Above (l-r): Kent Bressler, AAKP Board Member and Ambassador (TX) and David Rodriguez, AAKP Board Member and Ambassador (TX)
A patient-centered strategic capacity initiative, designed to ensure the patient voice impacts every level of policy creation and decision-making in the kidney disease space has exceeded all initial expectations.
When the American Association of Kidney Patients (AAKP) established its Ambassador Program in 2017, the goal was to support its revised national strategy with a new capacity of engaged, knowledgeable volunteers representing the interests of patients in all 50 states by early 2019. AAKP is the oldest and largest independent kidney patient education and advocacy organization and is already in midst of celebrating its 50th Anniversary year in 2019.
But Executive Director Diana Clynes said AAKP now has expanded its sights even higher to meet a growing international demand for trained and effective patient advocates.
“Given how well it has been received among patients and the impact they are having at the local, state and national levels, we believe we will be able to realize our strategic vision of one Ambassador in nearly every Congressional district by 2020,” she said.
“Currently, in addition to the 47 states represented, we also have Ambassadors in Washington, DC and our first international Ambassador in Canada.” As the demand for innovation and access to evolving therapies increases in other countries, kidney patients overseas seek guidance and advice on how to organize from their American counterparts.
The AAKP’s 100 Ambassadors are the group’s “most engaged volunteers” and educators. They are patients and family members who are experts in the diagnosis, treatment and care of kidney disease and who are trained and experienced enough to brief policy-makers on the implications of different issues among the kidney patient community.
“Ambassadors utilize their personal experiences and professional skills to contribute to both the AAKP mission and principles and the larger kidney community based on their desire to serve a cause larger than themselves,” explained Diana.
“They are a substantive and knowledgeable front-line extension of the AAKP team. They attend national kidney meetings and events in their communities, representing AAKP and the larger kidney patient population.”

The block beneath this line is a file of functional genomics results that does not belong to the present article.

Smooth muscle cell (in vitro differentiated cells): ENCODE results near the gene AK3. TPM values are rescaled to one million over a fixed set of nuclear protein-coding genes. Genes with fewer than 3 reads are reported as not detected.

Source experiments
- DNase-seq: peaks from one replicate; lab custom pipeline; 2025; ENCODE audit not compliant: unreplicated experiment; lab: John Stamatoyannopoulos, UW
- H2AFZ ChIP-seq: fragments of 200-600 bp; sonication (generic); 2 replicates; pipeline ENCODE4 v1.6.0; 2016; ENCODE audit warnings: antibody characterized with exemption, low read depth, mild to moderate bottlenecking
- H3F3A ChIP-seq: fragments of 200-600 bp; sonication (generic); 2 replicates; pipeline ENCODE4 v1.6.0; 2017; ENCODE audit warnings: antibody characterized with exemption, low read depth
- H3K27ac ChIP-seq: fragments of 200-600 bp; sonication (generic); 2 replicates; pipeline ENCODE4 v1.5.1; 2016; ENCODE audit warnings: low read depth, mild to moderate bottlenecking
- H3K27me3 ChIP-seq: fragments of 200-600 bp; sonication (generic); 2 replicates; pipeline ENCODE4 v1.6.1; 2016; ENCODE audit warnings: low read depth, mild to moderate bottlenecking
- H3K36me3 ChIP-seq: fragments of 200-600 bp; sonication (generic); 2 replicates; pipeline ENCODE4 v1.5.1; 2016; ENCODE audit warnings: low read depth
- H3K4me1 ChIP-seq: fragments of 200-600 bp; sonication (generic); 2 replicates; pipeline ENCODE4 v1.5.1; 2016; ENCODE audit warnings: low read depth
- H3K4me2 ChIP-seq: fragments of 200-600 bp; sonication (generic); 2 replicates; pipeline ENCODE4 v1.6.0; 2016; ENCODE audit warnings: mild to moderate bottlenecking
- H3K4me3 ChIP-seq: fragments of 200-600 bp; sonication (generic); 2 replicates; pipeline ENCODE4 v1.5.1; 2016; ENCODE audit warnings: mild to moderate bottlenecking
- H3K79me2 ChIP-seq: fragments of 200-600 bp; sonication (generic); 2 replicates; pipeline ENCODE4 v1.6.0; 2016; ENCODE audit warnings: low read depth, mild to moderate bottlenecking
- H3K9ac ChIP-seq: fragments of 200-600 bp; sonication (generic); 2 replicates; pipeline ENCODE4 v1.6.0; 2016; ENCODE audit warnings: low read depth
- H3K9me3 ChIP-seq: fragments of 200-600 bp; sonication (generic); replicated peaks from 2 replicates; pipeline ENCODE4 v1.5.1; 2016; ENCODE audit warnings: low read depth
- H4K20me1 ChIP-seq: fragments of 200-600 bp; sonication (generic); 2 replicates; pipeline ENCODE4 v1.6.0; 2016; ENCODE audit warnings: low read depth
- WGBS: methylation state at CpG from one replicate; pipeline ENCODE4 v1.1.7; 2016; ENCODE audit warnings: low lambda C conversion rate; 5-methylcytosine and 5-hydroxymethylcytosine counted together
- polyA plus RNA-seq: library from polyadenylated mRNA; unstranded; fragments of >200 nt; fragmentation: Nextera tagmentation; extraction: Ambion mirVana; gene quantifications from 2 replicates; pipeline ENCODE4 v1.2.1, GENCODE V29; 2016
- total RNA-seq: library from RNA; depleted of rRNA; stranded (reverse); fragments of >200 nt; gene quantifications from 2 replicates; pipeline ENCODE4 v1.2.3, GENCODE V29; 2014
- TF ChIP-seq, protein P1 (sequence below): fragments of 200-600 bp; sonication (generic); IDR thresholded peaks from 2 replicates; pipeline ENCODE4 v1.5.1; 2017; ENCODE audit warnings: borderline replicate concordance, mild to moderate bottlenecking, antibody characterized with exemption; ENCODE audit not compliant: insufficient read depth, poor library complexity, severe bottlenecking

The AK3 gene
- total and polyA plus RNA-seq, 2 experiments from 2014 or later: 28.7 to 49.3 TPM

“If there is a major policy discussion or initiative impacting kidney patients, you can count on the fact that an AAKP Ambassador, along with our leadership, is or will be fully engaged.”
To date, this has included issues considered by federal agencies, Capitol Hill and the White House, and also at a local level.
Said Diana: “Because AAKP is a fully independent, informative and trusted entity among national policy leaders and the kidney community, our Ambassadors are regularly invited to join business and nonprofit advisory groups, federal Technical Expert Panels, and state and national coalitions to ensure the true independent patient and family voice is heard in all research, regulatory, legislative and medical matters.”
“AAKP is a staunch supporter of the principle of patient choice in healthcare and for removal of policy barriers to innovation in the kidney space. Ambassadors provide the patient and family perspective to highlight the importance of patients as intelligent consumers of their own health care and for moving forward and changing the status quo in kidney care, especially dialysis.”
AAKP Ambassadors, whose effectiveness on social media is a part of their selection, are guided by a key AAKP professional staff member and receive a bimonthly newsletter to keep them abreast of the issues. They also take part in periodic webinars on issues such as policy, legislation and upcoming events.
Asked about volunteer recruitment, Diana said patients and family members often approach the organization looking for ways to help. Current Ambassadors are encouraged to spread the word and staff also send recruitment appeals via its database and social media channels.
“Ambassadors are involved with AAKP because we are the oldest and largest independent voice of the kidney patient. Our voice is strong, we are highly regarded in the community, and we are always at the table when decisions that impact kidney patients and their families are made.”
“They know the work they do is not just a benefit for themselves but for those individuals who do not have the ability to advocate for themselves as well as those yet to be diagnosed,” she added.